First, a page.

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Greg's Weekly Word: "purity"

Last week, a young man who grew up in a conservative, evangelical Baptist church murdered eight people in three Atlanta-area Asian spas. (Not to be confused with another mass shooting just days later at a Boulder, CO supermarket.)



Both of these shootings once again raise the issue of the out-of-control gun violence in our nation. And the Atlanta shooting(s) - with the shooter targeting Asian spas, and six of the eight dead being Asian-Americans - illuminates the growing racism directed toward Asian-Americans, particularly since the beginning of the COVID-19 pandemic.


I know the shooter said these attacks were not racially motivated. And maybe in his mind, somehow they weren't. He said he was trying to eliminate a "temptation," and that he had a sexual addiction, having previously visited these massage parlors for sex. But his reasoning betrays an insidious intersection of misogyny and racism, particularly around Asian women.


Stereotypes in popular culture

Asian women are often seen as nothing more than a sexualized stereotype - the idea of the exotic geisha, the wartime foreign prostitute (as in Stanley Kubrick's film, Full Metal Jacket), or the massage parlor sex worker. In all of these cases, Asian women simply become objects of desire - fetishized and hyper sexualized.


Which leads me to my word for this week - purity. As I mentioned, the shooter in the Atlanta killings claimed he was addicted to sex, and these massage parlors and women were a temptation to him. All of which is rooted in everything I've written above. But these views also grow out of and are exacerbated by what the purity culture of many evangelical Christian churches.


Purity culture is more than just "no-sex-outside-of-marriage." (You can read more about it here.) It is an extra-Biblical, shame-based sexual ethic that puts the burden primarily upon women to remain "pure," as well as to protect men from their own lusts. Again, women become the objects of desire, and therefore objectified. And, as we've seen, it is much easier to enact violence toward objects than it is human beings - whether sex trafficking, soliciting prostitution, or mass shootings.


Rachel Denhollander puts it clearly and concisely in her recent opinion article, "How churches talk about sexuality can mean life or death":

Sexuality divorced from personhood is the foundation of objectification and violence. The evangelical community has yet to grapple with its own version of this same mind-set and the deep damage it has, and will continue, to do.

Any sexual ethic that depersonalizes is problematic, if not downright dangerous. Rather, we need a sexual ethic that respects human dignity, honors bodies, and empowers women instead of objectifying them (not to mention one that is not solely heteronormative). We need a sexual ethic that does not attach shame to desire, but offers healthy expressions of that desire (expressed best in the context of monogamous, committed, life-long relationship [i.e. marriage]). We need a sexual ethic grounded in personhood - in the grace of God's divine image and the goodness of God inherent in each person - and not one focused only on purity.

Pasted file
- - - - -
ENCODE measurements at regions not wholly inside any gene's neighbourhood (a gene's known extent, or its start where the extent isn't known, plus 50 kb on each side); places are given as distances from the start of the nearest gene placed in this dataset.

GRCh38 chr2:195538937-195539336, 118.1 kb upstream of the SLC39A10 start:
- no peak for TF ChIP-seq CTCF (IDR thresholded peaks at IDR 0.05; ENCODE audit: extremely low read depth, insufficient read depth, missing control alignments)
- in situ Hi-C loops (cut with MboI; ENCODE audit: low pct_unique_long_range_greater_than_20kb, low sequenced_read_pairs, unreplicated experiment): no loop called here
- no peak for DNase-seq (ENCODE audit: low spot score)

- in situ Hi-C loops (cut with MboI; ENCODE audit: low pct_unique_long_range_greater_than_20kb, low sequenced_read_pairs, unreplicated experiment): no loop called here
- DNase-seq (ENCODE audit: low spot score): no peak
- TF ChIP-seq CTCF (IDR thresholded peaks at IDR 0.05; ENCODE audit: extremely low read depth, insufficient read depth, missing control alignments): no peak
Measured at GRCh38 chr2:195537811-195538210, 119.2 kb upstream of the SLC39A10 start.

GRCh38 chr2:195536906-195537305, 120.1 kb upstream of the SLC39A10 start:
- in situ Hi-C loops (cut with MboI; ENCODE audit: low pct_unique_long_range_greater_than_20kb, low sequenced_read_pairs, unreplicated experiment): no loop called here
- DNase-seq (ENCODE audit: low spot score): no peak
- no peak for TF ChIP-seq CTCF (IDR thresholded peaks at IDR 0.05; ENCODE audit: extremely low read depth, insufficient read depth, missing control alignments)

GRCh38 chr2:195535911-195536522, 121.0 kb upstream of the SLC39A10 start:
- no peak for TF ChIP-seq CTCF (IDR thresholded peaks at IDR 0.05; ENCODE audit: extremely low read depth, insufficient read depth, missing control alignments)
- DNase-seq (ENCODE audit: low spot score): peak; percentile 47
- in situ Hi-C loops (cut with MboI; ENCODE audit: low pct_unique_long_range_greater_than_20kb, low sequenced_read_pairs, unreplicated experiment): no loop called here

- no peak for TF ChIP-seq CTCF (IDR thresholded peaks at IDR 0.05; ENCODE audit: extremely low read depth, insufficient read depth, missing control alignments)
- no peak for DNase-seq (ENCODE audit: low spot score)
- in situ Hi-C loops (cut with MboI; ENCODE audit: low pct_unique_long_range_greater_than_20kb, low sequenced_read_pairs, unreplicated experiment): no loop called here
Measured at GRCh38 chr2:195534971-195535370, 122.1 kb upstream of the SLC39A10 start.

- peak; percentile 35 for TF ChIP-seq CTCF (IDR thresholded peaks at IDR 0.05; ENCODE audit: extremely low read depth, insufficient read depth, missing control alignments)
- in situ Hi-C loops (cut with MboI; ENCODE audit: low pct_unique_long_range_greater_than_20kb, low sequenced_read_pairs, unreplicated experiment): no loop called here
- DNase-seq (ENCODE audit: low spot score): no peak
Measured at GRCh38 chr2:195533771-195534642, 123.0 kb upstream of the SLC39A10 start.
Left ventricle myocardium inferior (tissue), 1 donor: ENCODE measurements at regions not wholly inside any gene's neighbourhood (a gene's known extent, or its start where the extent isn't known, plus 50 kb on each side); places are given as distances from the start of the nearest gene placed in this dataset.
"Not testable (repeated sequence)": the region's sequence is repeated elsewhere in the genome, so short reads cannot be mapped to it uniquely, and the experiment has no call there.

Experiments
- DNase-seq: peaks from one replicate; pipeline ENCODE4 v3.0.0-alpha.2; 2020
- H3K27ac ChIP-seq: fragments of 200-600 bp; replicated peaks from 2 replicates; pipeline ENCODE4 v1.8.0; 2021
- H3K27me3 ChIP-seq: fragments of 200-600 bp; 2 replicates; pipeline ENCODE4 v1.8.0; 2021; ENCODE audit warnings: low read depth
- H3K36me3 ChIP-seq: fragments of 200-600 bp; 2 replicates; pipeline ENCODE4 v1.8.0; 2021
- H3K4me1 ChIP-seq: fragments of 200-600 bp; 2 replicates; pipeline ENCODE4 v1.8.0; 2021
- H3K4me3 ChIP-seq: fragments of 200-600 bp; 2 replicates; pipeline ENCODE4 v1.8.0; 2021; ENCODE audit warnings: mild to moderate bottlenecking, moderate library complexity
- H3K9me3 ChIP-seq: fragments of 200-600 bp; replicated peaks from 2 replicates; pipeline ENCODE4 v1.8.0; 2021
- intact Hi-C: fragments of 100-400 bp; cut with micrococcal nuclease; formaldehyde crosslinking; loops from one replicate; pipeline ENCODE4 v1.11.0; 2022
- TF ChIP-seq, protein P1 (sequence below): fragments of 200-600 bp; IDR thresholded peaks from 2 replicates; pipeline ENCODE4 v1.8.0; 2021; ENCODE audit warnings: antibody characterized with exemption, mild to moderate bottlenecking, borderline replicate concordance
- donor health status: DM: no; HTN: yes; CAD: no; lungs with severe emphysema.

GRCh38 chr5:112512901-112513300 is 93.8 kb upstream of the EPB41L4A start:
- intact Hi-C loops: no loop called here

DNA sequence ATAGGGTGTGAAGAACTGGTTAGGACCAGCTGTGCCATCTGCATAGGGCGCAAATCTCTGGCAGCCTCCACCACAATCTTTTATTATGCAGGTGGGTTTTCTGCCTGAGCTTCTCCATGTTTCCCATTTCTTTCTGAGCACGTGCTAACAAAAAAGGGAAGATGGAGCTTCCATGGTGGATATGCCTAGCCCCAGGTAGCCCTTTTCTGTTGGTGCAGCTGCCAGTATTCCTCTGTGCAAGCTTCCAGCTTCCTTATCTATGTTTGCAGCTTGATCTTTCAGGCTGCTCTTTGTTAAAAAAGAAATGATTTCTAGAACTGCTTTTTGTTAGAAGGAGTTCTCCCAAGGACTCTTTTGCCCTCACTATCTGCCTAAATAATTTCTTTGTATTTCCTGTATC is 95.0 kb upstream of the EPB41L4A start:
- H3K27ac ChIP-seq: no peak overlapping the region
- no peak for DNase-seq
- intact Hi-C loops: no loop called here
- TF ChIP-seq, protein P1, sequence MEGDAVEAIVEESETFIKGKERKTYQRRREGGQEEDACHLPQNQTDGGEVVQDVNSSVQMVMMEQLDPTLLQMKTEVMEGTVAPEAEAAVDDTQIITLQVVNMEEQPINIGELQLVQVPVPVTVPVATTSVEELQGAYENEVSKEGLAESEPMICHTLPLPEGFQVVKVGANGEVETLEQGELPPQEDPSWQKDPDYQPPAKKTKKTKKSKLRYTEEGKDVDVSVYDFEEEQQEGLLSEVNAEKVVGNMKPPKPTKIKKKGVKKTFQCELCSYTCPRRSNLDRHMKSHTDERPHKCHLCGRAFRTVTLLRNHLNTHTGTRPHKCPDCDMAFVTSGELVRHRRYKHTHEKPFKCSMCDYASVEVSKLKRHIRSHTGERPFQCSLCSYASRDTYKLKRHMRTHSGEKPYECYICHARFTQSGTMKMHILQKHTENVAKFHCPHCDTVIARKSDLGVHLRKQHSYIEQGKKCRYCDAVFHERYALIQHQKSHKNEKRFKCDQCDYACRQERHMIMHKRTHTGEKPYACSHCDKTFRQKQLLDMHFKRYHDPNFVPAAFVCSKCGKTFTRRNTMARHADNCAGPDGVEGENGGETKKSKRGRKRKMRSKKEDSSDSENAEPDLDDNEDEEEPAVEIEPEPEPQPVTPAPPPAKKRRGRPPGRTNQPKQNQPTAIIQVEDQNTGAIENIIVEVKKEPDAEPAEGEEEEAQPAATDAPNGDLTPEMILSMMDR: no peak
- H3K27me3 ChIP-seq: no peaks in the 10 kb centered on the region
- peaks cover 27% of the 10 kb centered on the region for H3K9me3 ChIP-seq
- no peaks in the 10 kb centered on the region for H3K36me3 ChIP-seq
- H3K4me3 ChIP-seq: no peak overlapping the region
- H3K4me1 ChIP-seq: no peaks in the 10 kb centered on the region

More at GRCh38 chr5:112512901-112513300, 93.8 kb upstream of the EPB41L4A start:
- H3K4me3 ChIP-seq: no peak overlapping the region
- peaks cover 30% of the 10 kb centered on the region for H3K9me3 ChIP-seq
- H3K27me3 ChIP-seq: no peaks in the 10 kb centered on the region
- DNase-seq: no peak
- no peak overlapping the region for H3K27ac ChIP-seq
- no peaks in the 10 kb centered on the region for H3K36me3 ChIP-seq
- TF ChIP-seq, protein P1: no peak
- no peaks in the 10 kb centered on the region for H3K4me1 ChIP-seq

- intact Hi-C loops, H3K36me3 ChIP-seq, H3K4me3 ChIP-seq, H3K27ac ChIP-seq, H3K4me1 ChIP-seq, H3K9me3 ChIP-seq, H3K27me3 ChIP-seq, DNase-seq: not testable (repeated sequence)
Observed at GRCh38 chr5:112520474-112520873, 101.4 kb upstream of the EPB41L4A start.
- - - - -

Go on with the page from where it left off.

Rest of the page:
After all, purity is not our calling as Christians. Faithfulness is - faithfulness to the Way of Christ, loving God with all we have and all we are, and loving others as ourselves. Even Jesus himself wasn't pure. We believe he was sinless, and divine in that sinlessness. But it wasn't because of what he avoided. He regularly associated with sinners and sex workers, let a so-called "sinful" woman rub all over him, advocated for a woman caught in adultery (and another with five husbands!), and had physical contact with lepers and at least one hemorrhaging woman...all of whom the religious culture deemed "impure."


"Christ cleanses the leper" (Duomo de Monreale, Sicily)

Jesus was not divinely sinless because of what he avoided or didn't do. He was sinless because of what he did do...because of who he was...because he was fully faithful to God's will. To put it differently, he was 100% good, which meant he was 0% bad. And while we would be lucky to break 80% on our best of days (speaking for myself here), we can also trust that God's goodness and grace can make up for that other 20% (or more!).


In the meantime, though, let's do the best we can not just to be pure, but to be faithful: loving God with everything we have and all that we are, and loving and caring for all of God's children - women and men, Asians and all ethnicities, people "pure" and not - as ourselves. And maybe, in the process, we will discover how much we, ourselves, are loved, too.



- GJD


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